Then I left it to go to Film school. I never told anyone who I was or what I had done. I wish I had because the @NFTSFilmTV along with other training facilities currently needs to improve on its track record of support for #CEP. I wrote my first screenplay about my time in care which the BBC was eager to film but – I found out later – without me directing my own story. I also tried to direct Tracy Beaker and was turned down. After three decades in the television industry and as long in the teaching profession I recognise that there are times it just doesn’t do to remark on your own care experience. And I totally understand that many people with care backgrounds (most people I think) still keep their back stories hidden. In the workplace, the neighbourhood or in club activities, because you can sense a definite shift in attitude that comes from others towards you once they are primed with the knowledge you spent your early life in care. Unlike with twitter, being ‘care experienced’ is still NOT a badge of honour in so many other arenas and many professional #CEPs feel rightly that if others have that knowledge about you it can put you at a severe disadvantage.
There was never any real ‘care’ community – until it came of age on twitter. And I am glad of it. A cheerleader section of so many talented and inspiring people able to raise the profile of the care experienced as one and hopefully bring advantages to others who are not so vocal. Major talents from this generation I am proud to call colleagues and friends.
But the #CEP community like any group also has its dissolute and reflects alternative opinions – which is to be expected and is healthy – and very evident even back in my day. Not just on the floor at the NAYPIC Conferences which were highly charged affairs but also way back in the children’s home. Most care experienced people are used to flare ups. Living cheek by jowl you have to learn to get on with things like that.
It’s important to stress that twitter is NOT wholly representative of the care community. How can it be? We have a digital divide in this country that will act as a barrier. But crucially too, the vast majority of people who were in care are not known at all. They have dissolved into the wider community. They are not recognised nor represented, let alone appear on twitter identifying as #CEPs.
What we dont see is a ‘hidden’ much wider community as well as a connected but ‘silent’ one. Most of whom rearely tweet and resolve not to endorse any overt views expressed on twitter. In my own DM’s there are only a very few concerned commentators, that feel that what they see on twitter is indeed reflective of our community. And yet the notion has grown – not just that there is a defined ‘shape’ of a community but one that is currently also divided somewhat. And the narrative has arisen too that the Care Experienced community are actually at war with each other.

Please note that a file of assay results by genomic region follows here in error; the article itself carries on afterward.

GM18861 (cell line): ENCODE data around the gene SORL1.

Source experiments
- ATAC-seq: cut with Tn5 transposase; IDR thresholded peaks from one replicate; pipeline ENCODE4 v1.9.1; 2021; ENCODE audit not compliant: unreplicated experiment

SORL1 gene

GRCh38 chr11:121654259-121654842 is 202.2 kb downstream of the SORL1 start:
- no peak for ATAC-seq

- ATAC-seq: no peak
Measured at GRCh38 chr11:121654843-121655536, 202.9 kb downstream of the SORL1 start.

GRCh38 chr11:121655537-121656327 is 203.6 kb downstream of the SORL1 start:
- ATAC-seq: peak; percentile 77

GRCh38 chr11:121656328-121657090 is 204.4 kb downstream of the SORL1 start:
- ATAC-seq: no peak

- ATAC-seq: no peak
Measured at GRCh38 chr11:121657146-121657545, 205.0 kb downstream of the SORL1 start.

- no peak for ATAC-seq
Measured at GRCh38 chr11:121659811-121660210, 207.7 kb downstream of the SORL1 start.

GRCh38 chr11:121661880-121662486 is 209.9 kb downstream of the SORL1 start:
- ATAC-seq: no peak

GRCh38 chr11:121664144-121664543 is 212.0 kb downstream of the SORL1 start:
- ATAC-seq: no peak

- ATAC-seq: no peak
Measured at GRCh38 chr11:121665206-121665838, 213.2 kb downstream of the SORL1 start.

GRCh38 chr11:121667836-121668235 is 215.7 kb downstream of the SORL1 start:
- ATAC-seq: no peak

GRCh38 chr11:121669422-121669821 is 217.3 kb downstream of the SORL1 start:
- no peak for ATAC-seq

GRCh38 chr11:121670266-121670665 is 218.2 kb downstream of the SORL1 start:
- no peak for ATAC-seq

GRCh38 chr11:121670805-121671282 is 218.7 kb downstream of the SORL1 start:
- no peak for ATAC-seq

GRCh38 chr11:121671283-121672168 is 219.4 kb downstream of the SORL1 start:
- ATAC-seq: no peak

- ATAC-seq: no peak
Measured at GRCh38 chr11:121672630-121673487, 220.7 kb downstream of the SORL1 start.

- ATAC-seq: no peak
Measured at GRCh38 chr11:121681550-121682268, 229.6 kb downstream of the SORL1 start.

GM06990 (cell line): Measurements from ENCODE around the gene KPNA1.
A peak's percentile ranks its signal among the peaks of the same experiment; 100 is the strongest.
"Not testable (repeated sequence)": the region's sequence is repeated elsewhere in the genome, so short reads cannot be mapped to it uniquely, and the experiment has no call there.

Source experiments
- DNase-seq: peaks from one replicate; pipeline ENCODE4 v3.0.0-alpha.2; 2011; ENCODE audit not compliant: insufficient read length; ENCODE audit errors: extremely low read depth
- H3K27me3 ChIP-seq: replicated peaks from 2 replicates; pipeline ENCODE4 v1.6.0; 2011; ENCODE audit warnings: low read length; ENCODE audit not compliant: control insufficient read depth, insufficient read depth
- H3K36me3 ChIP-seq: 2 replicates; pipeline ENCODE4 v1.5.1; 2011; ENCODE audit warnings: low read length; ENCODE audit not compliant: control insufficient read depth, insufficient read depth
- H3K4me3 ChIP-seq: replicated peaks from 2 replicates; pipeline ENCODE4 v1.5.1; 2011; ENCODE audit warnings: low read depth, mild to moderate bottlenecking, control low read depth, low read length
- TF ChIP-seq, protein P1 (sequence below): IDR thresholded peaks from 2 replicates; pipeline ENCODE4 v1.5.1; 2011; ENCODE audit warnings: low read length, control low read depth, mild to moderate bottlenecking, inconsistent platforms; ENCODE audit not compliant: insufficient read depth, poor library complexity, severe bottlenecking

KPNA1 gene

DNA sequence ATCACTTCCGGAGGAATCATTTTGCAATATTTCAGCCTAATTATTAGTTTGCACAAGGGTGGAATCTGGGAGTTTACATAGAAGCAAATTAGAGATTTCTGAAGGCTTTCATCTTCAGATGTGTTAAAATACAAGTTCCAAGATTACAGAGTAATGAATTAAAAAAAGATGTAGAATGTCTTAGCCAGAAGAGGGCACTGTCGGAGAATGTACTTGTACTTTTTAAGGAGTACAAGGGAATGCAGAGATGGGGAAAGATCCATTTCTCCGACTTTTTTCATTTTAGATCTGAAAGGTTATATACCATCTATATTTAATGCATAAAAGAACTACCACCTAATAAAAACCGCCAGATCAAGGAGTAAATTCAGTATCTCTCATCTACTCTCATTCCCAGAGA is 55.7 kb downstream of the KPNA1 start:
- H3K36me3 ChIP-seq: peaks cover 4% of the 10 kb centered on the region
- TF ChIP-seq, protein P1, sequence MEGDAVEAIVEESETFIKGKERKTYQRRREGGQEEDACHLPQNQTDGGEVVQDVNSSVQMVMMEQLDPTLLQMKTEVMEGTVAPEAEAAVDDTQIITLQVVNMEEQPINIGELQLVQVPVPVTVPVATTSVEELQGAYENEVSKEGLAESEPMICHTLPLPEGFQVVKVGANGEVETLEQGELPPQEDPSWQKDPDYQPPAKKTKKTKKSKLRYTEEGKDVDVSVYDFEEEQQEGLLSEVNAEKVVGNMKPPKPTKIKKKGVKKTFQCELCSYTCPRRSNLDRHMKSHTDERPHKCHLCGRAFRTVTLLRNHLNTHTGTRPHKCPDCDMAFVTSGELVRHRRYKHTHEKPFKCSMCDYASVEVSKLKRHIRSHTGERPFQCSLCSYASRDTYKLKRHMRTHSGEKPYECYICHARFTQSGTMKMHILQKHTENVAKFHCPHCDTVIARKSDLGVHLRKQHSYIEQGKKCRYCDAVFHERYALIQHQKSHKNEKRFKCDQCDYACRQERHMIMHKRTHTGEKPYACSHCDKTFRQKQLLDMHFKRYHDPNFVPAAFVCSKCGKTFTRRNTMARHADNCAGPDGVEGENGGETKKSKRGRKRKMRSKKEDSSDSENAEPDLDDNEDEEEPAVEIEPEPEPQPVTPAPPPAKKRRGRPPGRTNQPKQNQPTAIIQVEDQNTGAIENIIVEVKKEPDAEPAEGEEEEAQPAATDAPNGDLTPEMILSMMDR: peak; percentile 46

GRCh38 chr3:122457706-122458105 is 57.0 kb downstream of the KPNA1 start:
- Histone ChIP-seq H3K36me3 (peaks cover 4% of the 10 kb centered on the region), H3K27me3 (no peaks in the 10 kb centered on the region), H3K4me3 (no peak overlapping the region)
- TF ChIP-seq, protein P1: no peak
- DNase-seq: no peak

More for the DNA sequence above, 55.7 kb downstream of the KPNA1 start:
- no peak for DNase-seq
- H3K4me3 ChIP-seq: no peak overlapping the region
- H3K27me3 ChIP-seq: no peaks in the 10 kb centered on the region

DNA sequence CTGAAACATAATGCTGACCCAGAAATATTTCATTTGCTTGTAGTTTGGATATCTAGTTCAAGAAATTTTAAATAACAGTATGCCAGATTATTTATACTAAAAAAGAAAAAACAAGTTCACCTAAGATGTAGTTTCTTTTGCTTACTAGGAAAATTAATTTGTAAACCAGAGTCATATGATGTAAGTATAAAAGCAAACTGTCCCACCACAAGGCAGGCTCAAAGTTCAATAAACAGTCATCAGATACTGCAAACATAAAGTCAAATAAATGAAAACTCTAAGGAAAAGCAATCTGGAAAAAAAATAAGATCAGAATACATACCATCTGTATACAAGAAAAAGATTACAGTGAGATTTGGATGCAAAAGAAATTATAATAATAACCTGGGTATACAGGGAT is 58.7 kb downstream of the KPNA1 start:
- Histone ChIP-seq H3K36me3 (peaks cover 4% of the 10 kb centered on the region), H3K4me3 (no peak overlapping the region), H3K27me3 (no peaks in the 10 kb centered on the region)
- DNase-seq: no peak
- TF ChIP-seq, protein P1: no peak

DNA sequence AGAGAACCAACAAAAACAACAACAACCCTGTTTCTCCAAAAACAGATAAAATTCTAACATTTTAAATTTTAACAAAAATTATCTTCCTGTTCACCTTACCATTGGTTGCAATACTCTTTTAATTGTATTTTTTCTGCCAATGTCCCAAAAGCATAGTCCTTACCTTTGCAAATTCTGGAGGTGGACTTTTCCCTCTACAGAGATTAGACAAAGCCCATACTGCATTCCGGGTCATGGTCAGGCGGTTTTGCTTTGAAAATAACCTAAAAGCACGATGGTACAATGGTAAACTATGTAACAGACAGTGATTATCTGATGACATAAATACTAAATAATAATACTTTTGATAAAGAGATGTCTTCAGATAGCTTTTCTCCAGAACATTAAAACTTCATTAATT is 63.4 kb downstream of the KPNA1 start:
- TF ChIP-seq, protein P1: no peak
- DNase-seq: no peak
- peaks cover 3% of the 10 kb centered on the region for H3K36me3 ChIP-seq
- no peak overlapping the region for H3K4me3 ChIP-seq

The thinking is that it’s the Care Review (so glad I didn’t highlight this earlier) that has brought about this #CEP schism; that there are those in support and those not. And as passions rise between Campaigners, Scholars and Promoters on both sides of the argument, there also appears to be a battle too for the minds of the Social Work community as well as the #CEP – especially the younger ones.
But can we also say that twitter reflects the Social Work fraternity? That it contains the core issues in it, or that it does well to highlight the activities, views and experiences of the vast world of Social Work? Of course we cant. The main difference with the Care Experienced community is that some people with ‘care’ backgrounds seem to have gravitated towards and settled on twitter as some kind of base or ‘home’. An outlet for self identification maybe (so important) and an arena in which to find liked ‘experienced’ (not necessarily like minded) allies and friends. And that for them being a #CEP is not only a badge of honour or pride but an avenue for change – which lets face it can be a daunting and a very lonely existance.
So, yes – some of our community like to make a noise. And good thing to. But those pyrotechnics are not te whole story either. So many others choose a different (maybe less vocal) tack. The amazing, personal and resonant blogs of Benjamin Perks spring to mind. His tweets as are those of Jamie Crabb brilliantly focus on our collective #CEP trauma. They are soulfull and educational. Idiosyncratic and yet chime with us all.
The practical and down to earth campaigning of Terry Galloway blows me away. Terry is a powerhouse. He makes the difference every day.
It is worth noting that there are #CEPs who have taken opposite sides over the Care Review who are still friends and stay in touch despite that singular difference. Because essentially, if we may not agree on the route, we do all tend to feel the same about what is needed to improve the care system.
Sadly, there have been monumental flare ups. There has also been some unnecessary abuse, which has led to hurt feelings and to people blocking or been blocked – the offence that hurts the previously ‘abandoned’ most it seems. Is it not okay to block or mute someone? Not everyone in our community needs to be friends.